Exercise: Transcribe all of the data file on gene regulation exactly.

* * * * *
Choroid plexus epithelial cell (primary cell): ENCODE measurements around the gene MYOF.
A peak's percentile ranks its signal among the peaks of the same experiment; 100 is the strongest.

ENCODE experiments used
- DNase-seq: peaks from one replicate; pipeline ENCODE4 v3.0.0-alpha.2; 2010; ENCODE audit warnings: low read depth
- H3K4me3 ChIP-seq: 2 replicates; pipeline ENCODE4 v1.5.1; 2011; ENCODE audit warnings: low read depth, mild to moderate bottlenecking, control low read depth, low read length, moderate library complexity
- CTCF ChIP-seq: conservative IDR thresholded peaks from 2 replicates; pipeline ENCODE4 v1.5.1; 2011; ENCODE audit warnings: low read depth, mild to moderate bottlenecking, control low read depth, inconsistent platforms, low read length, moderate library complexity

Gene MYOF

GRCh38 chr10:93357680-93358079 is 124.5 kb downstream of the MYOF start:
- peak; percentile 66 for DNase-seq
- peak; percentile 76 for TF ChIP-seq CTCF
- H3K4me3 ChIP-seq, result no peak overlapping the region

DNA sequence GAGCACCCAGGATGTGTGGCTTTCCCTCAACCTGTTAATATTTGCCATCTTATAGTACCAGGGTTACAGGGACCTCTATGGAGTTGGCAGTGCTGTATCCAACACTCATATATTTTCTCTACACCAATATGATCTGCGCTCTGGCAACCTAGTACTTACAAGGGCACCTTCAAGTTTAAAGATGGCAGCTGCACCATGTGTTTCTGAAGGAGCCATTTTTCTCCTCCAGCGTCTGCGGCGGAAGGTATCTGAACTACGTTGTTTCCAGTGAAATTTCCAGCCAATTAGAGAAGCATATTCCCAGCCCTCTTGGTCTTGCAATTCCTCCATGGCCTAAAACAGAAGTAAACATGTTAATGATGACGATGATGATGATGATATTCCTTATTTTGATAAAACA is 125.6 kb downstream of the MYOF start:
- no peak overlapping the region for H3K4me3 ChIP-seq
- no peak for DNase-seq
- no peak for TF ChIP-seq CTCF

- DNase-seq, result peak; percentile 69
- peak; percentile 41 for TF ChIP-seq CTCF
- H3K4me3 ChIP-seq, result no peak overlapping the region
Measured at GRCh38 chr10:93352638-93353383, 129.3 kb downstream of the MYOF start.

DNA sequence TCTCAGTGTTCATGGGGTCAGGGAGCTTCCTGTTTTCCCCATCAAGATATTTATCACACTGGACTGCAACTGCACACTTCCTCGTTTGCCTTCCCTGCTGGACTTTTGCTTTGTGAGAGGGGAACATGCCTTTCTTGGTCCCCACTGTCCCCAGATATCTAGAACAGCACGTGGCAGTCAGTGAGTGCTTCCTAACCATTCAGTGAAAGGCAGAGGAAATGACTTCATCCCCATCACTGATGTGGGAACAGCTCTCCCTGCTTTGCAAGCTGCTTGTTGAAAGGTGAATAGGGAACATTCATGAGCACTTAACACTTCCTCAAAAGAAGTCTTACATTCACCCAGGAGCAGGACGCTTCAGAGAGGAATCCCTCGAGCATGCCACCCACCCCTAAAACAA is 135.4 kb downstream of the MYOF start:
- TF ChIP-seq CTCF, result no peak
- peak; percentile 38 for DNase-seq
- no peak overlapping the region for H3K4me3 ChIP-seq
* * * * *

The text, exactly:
Choroid plexus epithelial cell (primary cell): ENCODE measurements around the gene MYOF.
A peak's percentile ranks its signal among the peaks of the same experiment; 100 is the strongest.

ENCODE experiments used
- DNase-seq: peaks from one replicate; pipeline ENCODE4 v3.0.0-alpha.2; 2010; ENCODE audit warnings: low read depth
- H3K4me3 ChIP-seq: 2 replicates; pipeline ENCODE4 v1.5.1; 2011; ENCODE audit warnings: low read depth, mild to moderate bottlenecking, control low read depth, low read length, moderate library complexity
- CTCF ChIP-seq: conservative IDR thresholded peaks from 2 replicates; pipeline ENCODE4 v1.5.1; 2011; ENCODE audit warnings: low read depth, mild to moderate bottlenecking, control low read depth, inconsistent platforms, low read length, moderate library complexity

Gene MYOF

GRCh38 chr10:93357680-93358079 is 124.5 kb downstream of the MYOF start:
- peak; percentile 66 for DNase-seq
- peak; percentile 76 for TF ChIP-seq CTCF
- H3K4me3 ChIP-seq, result no peak overlapping the region

DNA sequence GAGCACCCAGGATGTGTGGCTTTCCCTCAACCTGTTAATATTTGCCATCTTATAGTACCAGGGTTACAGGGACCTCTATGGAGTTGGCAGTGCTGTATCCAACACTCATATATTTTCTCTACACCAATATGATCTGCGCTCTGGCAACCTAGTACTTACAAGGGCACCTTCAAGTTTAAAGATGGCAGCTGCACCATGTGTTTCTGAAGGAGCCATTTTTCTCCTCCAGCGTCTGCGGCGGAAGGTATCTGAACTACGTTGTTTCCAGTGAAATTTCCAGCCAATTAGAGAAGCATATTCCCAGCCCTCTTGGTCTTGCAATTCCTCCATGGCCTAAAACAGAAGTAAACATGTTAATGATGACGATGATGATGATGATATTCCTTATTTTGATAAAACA is 125.6 kb downstream of the MYOF start:
- no peak overlapping the region for H3K4me3 ChIP-seq
- no peak for DNase-seq
- no peak for TF ChIP-seq CTCF

- DNase-seq, result peak; percentile 69
- peak; percentile 41 for TF ChIP-seq CTCF
- H3K4me3 ChIP-seq, result no peak overlapping the region
Measured at GRCh38 chr10:93352638-93353383, 129.3 kb downstream of the MYOF start.

DNA sequence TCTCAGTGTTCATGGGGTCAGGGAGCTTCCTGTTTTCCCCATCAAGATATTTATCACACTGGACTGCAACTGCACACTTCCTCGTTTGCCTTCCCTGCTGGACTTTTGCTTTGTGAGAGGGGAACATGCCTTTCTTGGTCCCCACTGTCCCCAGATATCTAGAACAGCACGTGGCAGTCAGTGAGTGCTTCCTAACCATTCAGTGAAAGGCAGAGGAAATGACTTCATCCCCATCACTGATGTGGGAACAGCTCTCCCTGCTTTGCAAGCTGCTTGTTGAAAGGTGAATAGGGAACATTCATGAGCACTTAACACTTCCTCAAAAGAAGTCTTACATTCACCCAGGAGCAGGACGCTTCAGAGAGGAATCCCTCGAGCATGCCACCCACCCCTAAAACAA is 135.4 kb downstream of the MYOF start:
- TF ChIP-seq CTCF, result no peak
- peak; percentile 38 for DNase-seq
- no peak overlapping the region for H3K4me3 ChIP-seq